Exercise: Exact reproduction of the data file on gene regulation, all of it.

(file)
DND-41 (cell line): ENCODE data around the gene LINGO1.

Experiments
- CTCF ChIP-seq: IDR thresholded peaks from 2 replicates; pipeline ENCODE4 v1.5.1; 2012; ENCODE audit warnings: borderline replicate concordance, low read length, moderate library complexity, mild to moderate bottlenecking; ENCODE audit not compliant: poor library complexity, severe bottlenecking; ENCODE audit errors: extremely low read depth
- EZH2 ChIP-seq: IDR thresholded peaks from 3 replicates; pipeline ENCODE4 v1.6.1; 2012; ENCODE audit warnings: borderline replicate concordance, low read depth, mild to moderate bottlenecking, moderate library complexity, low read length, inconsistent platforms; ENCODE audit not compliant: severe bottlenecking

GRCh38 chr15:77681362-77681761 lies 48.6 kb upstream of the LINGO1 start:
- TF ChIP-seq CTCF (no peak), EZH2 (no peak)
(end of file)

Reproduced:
DND-41 (cell line): ENCODE data around the gene LINGO1.

Experiments
- CTCF ChIP-seq: IDR thresholded peaks from 2 replicates; pipeline ENCODE4 v1.5.1; 2012; ENCODE audit warnings: borderline replicate concordance, low read length, moderate library complexity, mild to moderate bottlenecking; ENCODE audit not compliant: poor library complexity, severe bottlenecking; ENCODE audit errors: extremely low read depth
- EZH2 ChIP-seq: IDR thresholded peaks from 3 replicates; pipeline ENCODE4 v1.6.1; 2012; ENCODE audit warnings: borderline replicate concordance, low read depth, mild to moderate bottlenecking, moderate library complexity, low read length, inconsistent platforms; ENCODE audit not compliant: severe bottlenecking

GRCh38 chr15:77681362-77681761 lies 48.6 kb upstream of the LINGO1 start:
- TF ChIP-seq CTCF (no peak), EZH2 (no peak)